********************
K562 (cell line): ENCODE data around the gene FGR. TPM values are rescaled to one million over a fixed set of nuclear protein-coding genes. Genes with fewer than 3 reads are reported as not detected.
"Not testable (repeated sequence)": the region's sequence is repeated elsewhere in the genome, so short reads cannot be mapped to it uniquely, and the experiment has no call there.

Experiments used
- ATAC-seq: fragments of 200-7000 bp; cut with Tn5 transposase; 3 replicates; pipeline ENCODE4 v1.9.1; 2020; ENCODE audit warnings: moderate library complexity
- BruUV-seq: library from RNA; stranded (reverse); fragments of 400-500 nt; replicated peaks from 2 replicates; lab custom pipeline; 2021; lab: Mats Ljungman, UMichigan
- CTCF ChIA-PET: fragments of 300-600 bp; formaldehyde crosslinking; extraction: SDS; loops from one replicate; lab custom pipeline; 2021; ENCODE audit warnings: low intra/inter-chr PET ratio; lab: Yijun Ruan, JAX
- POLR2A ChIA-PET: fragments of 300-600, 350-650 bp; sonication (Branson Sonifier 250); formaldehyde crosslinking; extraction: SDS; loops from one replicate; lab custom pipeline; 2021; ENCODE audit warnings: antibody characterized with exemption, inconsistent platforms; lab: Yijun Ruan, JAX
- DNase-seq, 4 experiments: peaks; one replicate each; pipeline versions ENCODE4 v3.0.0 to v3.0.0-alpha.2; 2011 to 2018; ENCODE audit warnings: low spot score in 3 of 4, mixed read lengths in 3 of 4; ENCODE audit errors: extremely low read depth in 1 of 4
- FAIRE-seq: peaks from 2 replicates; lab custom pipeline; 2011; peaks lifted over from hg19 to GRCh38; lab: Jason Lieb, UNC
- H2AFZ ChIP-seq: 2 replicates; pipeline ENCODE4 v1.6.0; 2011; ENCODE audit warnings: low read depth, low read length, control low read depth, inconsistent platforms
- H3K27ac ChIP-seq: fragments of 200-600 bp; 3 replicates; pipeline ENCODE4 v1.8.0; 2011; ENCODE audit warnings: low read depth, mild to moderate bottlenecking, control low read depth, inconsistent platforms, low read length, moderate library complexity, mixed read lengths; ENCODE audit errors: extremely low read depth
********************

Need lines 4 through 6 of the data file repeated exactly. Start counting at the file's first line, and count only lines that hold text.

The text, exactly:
- ATAC-seq: fragments of 200-7000 bp; cut with Tn5 transposase; 3 replicates; pipeline ENCODE4 v1.9.1; 2020; ENCODE audit warnings: moderate library complexity
- BruUV-seq: library from RNA; stranded (reverse); fragments of 400-500 nt; replicated peaks from 2 replicates; lab custom pipeline; 2021; lab: Mats Ljungman, UMichigan
- CTCF ChIA-PET: fragments of 300-600 bp; formaldehyde crosslinking; extraction: SDS; loops from one replicate; lab custom pipeline; 2021; ENCODE audit warnings: low intra/inter-chr PET ratio; lab: Yijun Ruan, JAX